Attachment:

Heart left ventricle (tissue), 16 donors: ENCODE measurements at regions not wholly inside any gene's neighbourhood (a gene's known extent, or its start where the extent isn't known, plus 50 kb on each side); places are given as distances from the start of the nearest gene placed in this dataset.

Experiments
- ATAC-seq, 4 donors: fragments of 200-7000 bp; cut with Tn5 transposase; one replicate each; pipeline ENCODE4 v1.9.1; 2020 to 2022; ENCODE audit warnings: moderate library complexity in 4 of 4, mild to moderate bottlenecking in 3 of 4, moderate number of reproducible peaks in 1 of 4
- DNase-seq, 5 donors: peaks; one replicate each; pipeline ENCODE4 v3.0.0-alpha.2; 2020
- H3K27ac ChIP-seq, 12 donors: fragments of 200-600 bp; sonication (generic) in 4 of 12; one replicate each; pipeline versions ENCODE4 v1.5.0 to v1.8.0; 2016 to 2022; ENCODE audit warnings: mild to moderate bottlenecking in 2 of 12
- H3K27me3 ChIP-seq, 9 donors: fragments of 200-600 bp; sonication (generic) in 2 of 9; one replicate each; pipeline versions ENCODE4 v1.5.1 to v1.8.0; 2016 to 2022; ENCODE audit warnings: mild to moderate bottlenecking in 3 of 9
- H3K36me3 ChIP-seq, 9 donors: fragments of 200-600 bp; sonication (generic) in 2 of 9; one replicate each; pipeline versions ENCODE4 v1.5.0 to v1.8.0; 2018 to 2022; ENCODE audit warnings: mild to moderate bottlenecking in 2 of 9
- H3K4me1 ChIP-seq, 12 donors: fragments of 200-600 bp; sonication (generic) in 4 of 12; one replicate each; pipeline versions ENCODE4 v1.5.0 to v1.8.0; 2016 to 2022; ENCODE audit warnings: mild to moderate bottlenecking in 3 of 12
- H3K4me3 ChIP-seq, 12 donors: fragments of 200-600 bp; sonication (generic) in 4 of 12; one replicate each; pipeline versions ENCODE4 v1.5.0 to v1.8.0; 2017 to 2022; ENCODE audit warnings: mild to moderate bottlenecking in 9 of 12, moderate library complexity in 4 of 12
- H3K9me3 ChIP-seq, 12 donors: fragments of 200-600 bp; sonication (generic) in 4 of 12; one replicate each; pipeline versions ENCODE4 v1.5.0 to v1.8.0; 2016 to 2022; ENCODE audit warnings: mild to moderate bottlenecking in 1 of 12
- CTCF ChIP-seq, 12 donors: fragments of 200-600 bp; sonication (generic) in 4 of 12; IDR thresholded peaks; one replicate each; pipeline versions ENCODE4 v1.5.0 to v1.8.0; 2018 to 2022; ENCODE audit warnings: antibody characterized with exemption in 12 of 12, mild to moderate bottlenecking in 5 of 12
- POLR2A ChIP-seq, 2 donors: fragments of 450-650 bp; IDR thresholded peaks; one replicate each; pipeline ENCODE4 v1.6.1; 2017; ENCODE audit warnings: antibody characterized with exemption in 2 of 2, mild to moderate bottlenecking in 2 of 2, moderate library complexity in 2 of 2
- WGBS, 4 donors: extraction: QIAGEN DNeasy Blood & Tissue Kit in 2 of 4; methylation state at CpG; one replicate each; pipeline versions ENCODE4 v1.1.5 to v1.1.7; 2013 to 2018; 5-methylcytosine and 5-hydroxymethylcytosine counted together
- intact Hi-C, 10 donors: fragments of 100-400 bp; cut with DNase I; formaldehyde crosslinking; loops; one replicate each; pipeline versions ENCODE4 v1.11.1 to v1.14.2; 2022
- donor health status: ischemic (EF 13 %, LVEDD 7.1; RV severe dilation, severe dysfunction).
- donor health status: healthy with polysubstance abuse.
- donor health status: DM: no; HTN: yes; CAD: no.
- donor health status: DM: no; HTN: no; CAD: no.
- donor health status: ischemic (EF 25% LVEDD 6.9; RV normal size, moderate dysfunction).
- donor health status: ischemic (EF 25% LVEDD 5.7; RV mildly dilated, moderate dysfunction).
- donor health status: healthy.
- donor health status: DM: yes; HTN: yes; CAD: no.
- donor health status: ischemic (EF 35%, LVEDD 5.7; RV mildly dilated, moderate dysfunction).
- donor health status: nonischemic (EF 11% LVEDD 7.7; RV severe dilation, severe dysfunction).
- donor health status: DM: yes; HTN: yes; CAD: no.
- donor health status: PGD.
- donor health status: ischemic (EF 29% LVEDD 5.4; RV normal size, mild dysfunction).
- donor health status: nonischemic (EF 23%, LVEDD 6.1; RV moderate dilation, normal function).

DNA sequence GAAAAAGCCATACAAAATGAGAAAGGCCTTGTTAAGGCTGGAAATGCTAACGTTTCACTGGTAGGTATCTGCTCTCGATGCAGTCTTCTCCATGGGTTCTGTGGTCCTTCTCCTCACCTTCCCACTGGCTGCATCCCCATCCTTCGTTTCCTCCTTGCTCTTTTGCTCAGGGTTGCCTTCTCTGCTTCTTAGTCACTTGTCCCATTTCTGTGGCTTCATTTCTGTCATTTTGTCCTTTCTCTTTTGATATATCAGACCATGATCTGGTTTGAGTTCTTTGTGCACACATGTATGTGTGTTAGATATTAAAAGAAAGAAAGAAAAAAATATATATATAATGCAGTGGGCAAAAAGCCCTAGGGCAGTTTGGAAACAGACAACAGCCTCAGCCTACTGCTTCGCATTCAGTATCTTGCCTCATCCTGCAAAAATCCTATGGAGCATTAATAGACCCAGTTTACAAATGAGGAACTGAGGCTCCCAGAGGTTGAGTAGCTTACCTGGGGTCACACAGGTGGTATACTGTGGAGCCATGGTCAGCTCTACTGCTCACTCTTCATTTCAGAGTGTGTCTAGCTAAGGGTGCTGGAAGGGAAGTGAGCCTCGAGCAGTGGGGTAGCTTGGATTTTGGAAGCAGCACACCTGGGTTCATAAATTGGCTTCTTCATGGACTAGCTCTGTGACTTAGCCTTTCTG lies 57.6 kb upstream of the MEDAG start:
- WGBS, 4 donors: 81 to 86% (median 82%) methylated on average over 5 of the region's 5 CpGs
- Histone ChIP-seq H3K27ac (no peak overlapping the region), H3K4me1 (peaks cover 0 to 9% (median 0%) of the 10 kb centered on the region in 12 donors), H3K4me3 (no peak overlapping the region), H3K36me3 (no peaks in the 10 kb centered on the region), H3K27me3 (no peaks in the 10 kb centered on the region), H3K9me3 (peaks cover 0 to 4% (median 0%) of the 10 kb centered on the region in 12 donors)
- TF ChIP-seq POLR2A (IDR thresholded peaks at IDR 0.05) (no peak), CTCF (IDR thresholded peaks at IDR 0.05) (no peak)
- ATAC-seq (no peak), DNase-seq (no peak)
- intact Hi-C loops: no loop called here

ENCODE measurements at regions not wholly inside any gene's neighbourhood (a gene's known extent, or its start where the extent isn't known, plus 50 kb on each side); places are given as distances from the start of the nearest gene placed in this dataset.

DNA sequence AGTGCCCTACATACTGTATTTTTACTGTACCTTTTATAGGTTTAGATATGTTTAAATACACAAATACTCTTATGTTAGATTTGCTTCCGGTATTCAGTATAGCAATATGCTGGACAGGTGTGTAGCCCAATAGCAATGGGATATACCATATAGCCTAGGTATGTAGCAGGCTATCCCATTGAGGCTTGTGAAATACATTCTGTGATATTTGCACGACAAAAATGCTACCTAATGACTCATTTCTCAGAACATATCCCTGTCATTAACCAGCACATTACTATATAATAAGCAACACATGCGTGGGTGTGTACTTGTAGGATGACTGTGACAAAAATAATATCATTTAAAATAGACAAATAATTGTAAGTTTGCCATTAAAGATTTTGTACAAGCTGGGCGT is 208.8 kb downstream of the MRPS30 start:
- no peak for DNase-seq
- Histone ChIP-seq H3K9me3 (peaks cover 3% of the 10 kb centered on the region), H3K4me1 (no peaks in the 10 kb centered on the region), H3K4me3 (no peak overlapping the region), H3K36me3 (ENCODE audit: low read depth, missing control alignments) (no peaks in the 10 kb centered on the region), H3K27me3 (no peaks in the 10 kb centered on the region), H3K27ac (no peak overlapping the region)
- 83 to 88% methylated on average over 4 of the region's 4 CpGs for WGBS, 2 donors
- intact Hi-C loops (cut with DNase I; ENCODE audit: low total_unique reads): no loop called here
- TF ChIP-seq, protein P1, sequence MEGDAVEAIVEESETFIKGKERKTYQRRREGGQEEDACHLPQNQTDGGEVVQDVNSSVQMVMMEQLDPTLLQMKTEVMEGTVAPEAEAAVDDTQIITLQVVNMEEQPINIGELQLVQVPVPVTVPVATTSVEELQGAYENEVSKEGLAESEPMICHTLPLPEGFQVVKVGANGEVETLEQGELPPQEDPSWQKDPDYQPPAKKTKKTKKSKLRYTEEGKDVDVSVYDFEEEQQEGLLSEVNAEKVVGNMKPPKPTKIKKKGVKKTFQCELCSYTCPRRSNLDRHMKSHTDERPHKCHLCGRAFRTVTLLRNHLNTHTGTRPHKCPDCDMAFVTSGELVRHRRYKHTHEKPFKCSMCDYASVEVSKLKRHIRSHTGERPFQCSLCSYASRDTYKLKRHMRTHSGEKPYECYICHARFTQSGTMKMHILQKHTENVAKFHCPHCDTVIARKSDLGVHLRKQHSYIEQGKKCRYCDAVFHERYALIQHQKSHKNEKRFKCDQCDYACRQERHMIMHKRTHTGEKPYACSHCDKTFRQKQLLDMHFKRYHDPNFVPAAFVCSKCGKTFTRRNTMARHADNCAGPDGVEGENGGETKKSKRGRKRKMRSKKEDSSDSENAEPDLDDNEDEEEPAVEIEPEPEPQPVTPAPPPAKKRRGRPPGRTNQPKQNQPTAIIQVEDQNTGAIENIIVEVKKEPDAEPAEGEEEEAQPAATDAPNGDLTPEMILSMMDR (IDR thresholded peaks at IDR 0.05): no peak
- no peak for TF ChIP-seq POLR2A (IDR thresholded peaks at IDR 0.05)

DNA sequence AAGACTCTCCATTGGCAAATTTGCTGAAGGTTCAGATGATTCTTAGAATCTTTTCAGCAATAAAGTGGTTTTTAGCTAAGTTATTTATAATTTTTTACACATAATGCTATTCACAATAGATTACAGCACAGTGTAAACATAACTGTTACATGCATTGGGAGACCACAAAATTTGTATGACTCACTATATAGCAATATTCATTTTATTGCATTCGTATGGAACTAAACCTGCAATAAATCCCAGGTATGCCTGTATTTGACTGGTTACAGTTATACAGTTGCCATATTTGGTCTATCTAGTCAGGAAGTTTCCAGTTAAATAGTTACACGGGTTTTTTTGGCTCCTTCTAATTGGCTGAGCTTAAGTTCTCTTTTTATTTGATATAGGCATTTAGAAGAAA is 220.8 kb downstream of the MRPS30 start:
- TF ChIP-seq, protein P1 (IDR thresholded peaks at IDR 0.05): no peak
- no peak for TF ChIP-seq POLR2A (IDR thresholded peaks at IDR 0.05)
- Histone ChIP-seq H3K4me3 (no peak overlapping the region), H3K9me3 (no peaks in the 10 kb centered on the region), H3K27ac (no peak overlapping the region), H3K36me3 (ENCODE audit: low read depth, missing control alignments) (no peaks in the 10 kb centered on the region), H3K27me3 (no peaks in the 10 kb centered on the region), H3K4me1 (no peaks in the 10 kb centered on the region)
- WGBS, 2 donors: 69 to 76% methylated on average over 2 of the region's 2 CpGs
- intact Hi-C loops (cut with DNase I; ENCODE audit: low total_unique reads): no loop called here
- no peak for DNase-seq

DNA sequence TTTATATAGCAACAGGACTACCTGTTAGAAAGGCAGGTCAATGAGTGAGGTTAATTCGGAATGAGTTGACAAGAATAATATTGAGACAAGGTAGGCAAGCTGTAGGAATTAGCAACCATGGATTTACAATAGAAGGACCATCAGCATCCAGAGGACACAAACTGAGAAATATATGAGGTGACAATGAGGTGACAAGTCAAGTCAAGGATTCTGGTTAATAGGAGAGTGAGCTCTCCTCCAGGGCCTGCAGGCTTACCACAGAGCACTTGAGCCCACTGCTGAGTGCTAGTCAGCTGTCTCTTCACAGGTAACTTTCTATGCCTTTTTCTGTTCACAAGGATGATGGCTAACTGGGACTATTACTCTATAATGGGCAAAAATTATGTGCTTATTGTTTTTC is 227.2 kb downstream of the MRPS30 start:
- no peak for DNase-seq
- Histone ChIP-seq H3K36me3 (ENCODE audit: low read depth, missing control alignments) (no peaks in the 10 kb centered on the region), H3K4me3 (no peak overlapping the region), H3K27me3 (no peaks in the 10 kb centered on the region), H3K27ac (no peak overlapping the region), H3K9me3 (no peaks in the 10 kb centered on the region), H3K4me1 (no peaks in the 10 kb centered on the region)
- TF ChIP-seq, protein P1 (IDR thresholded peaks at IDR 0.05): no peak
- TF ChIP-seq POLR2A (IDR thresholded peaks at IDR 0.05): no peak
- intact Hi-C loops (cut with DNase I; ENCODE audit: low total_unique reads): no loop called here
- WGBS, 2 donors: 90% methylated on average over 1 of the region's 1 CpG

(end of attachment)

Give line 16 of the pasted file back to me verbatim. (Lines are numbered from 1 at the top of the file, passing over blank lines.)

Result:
- donor health status: healthy with polysubstance abuse.